The remaining 2 LFO components will be used to make the notes within our sequence play at different pitches. Both LFO2 and LFO3 are set to Synced Square waves. LFO2 is set to a rate of 1/8, and LFO3 to a rate of 1/4. when we align all three LFO signals we can clearly see a short sequence that repeats every four 16th notes:

Repeating LFO modulation pattern

The LFOs now need to be connected up as modulation sources to their required destinations. LFO2 should go to Oscillator1's second Pitch Modulation slot, with a depth of 2.00 semitones. (Remember that holding down the Shift key whilst dragging a rotary control will allow for more precise changes. This is useful when exact modulation depths are required.) LFO3 should be connected to Oscillator1's third Pitch Modulation slot, this time with a depth of 7.00 semitones.

With LFO2's Square modulation output causing Oscillator1's Pitch to move between 2 semitones up and 2 semitones down every 16th note, and LFO3 causing a modulation of 7 semitones, up and down, each 8th note, we get the following jaunty pattern repeated every four 16th notes:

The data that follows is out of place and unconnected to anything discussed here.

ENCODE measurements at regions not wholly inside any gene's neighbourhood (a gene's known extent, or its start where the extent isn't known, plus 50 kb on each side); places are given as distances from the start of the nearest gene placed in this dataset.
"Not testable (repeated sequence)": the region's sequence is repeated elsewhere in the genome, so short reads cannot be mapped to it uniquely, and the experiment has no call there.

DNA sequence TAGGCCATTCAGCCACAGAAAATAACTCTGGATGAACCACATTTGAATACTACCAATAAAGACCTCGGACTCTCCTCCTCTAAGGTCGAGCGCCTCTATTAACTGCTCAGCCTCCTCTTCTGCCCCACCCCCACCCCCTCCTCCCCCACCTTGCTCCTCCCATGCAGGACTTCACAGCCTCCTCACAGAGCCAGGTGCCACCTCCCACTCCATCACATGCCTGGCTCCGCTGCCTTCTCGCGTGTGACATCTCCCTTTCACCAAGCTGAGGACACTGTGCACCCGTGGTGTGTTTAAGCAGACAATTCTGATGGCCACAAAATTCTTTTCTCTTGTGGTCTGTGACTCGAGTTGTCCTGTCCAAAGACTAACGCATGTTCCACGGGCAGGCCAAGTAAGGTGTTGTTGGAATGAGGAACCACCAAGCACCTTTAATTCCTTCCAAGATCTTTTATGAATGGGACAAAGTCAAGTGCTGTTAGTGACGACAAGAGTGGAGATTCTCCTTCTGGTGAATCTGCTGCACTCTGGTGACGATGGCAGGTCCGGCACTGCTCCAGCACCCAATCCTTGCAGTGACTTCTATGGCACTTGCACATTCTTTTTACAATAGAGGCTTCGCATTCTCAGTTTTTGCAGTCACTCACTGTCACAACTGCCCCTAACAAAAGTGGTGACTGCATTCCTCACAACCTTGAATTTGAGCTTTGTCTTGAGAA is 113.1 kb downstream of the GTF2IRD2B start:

+9 semitones
+5 semitones
-5 semitones
-9 semitones

When this is played through Aspect's lowpass filter, set to a moderate resonance, sounds something like:

Download the sequencer patch for Aspect by clicking here.

Due to Aspect's flexible semi-modular architecture, even without a dedicated sequencer interesting melodic patterns can be created. We've explored the simplest example - using LFOs to control a note's pitch - but for the more dedicated sound designer, Aspect's audio rate modulation sources and Patch section components provide the building blocks for a wealth of complex sequencer-style patterns.